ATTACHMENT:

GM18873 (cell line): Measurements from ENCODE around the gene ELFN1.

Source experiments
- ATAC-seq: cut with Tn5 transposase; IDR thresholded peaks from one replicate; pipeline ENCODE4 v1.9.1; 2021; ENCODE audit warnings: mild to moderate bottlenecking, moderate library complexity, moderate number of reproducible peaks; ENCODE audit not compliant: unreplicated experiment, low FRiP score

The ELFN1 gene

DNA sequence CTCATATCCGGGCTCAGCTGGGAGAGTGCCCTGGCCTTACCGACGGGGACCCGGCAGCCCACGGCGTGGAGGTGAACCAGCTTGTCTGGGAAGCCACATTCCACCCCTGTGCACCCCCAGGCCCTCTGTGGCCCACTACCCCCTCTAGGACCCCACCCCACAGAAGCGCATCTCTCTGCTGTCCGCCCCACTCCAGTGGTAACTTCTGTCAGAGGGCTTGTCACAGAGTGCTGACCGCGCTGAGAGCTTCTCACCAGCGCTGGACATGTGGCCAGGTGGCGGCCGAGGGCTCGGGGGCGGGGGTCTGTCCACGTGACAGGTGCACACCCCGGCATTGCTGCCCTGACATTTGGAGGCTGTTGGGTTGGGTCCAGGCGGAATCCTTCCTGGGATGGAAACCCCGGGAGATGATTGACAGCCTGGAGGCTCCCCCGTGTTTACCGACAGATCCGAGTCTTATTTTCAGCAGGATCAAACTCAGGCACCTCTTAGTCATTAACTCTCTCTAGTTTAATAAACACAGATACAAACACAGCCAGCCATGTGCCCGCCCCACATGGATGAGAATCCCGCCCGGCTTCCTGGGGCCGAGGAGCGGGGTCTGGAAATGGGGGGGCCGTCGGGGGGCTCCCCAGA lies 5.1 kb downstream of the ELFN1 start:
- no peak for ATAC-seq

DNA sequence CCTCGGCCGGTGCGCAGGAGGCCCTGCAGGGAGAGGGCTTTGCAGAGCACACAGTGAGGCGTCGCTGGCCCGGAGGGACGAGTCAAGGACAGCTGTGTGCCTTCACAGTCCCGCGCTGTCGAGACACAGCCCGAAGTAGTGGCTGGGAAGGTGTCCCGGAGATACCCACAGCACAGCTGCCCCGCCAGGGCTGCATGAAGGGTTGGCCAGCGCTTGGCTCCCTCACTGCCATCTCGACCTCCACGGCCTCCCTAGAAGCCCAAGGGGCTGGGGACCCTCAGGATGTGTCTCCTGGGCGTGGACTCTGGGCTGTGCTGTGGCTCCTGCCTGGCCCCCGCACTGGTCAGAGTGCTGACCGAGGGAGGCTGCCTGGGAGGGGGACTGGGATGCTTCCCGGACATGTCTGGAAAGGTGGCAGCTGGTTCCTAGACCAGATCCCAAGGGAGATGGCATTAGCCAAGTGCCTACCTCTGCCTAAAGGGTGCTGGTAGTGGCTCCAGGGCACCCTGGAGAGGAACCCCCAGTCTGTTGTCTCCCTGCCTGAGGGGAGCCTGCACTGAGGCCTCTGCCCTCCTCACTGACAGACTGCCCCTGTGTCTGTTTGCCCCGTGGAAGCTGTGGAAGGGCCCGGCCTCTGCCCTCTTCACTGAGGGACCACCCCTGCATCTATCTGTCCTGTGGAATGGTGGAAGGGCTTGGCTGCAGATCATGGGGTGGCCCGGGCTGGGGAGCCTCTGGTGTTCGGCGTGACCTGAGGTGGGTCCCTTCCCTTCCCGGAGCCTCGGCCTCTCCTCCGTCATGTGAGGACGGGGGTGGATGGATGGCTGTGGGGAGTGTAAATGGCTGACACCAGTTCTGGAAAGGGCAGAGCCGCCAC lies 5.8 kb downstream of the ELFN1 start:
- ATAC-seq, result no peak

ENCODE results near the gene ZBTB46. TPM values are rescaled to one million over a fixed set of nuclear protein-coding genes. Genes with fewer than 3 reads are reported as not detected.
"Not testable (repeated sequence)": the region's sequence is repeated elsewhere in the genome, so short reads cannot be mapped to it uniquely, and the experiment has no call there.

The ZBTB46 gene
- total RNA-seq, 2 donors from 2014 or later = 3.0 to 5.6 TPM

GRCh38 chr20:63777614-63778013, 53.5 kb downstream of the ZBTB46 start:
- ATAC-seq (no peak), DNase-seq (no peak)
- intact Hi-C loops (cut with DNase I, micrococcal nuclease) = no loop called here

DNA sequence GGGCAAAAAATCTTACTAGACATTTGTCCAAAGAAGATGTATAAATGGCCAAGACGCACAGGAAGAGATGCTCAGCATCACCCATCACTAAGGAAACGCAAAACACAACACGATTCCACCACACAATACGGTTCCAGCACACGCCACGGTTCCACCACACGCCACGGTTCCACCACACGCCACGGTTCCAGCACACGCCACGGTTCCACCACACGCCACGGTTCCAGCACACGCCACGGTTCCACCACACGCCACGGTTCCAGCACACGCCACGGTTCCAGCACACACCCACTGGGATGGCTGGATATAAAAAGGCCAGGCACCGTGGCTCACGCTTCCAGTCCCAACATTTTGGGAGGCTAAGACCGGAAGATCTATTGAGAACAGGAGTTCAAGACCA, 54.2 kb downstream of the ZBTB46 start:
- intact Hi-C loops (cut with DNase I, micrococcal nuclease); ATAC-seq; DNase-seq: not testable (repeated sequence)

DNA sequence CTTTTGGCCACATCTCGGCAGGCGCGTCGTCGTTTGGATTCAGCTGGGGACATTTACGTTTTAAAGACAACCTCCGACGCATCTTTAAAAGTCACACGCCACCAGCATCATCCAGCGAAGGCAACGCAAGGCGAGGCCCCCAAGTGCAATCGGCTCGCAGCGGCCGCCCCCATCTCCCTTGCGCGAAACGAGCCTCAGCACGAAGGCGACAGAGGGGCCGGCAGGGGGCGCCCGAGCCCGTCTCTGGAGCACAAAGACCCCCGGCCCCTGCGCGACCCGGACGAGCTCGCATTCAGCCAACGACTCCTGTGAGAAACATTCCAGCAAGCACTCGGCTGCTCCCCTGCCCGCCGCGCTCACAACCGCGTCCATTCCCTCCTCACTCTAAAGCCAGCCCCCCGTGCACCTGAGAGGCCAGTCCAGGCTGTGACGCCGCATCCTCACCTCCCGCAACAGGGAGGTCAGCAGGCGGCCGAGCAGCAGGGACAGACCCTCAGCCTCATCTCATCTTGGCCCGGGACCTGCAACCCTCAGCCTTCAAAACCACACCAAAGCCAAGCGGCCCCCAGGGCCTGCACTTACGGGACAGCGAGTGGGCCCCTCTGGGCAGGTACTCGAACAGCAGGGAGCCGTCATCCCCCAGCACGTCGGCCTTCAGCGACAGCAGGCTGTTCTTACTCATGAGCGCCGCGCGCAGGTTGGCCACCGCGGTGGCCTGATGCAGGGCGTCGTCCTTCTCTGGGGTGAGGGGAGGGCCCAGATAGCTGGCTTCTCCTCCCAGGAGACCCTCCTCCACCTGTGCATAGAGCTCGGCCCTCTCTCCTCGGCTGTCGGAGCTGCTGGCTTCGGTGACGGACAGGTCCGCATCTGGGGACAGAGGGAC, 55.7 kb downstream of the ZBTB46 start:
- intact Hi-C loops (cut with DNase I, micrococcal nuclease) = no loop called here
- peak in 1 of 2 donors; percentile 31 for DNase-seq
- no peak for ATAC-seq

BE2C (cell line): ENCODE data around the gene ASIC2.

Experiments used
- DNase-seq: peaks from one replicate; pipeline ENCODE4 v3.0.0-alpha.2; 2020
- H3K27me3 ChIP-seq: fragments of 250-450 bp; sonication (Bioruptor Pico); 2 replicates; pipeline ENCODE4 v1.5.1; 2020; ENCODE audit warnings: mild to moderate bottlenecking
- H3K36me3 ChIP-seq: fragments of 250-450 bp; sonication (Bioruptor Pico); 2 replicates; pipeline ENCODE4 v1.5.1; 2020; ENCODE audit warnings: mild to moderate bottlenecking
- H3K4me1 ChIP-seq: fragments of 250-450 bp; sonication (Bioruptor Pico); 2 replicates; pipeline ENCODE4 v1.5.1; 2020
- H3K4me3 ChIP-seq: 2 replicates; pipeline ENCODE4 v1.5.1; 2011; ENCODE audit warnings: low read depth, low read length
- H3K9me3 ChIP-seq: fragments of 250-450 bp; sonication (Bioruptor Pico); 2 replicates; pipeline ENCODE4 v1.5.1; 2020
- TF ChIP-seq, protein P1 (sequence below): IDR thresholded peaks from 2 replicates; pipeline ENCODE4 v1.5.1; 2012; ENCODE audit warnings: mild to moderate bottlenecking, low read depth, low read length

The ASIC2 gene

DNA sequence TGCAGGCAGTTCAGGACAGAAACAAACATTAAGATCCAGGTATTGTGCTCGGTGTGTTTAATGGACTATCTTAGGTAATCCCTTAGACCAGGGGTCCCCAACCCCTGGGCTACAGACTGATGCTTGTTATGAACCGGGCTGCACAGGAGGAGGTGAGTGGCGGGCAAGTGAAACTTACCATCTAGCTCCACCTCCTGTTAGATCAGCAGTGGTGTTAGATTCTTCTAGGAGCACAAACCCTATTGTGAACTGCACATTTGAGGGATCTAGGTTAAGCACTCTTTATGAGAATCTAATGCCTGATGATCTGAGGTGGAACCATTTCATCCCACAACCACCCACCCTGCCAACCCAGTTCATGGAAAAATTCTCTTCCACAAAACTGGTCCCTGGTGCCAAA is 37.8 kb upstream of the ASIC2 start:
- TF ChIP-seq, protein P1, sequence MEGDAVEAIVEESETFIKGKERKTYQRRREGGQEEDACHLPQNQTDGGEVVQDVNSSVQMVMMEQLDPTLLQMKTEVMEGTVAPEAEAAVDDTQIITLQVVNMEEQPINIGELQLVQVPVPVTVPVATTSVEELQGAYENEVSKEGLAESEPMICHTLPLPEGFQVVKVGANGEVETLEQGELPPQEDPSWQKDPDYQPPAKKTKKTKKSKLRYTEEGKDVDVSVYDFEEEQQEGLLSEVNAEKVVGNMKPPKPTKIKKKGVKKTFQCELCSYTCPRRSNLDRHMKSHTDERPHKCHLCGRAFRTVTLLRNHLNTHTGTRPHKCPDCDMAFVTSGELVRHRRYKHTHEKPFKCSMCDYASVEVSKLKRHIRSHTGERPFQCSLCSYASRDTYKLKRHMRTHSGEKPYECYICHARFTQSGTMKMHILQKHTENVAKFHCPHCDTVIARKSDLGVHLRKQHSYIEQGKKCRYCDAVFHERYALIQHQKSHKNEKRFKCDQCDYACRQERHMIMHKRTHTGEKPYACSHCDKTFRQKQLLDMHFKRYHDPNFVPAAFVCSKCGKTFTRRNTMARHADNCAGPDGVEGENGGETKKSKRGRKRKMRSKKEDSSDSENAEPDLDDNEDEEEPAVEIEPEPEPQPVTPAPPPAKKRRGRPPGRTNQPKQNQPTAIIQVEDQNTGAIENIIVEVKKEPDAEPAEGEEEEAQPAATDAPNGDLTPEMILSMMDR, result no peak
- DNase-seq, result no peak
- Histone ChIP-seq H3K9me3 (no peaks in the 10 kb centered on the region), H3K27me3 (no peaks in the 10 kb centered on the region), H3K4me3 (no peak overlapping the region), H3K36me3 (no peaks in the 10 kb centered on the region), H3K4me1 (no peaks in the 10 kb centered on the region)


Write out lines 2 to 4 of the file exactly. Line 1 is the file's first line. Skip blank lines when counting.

Source experiments
- ATAC-seq: cut with Tn5 transposase; IDR thresholded peaks from one replicate; pipeline ENCODE4 v1.9.1; 2021; ENCODE audit warnings: mild to moderate bottlenecking, moderate library complexity, moderate number of reproducible peaks; ENCODE audit not compliant: unreplicated experiment, low FRiP score

The ELFN1 gene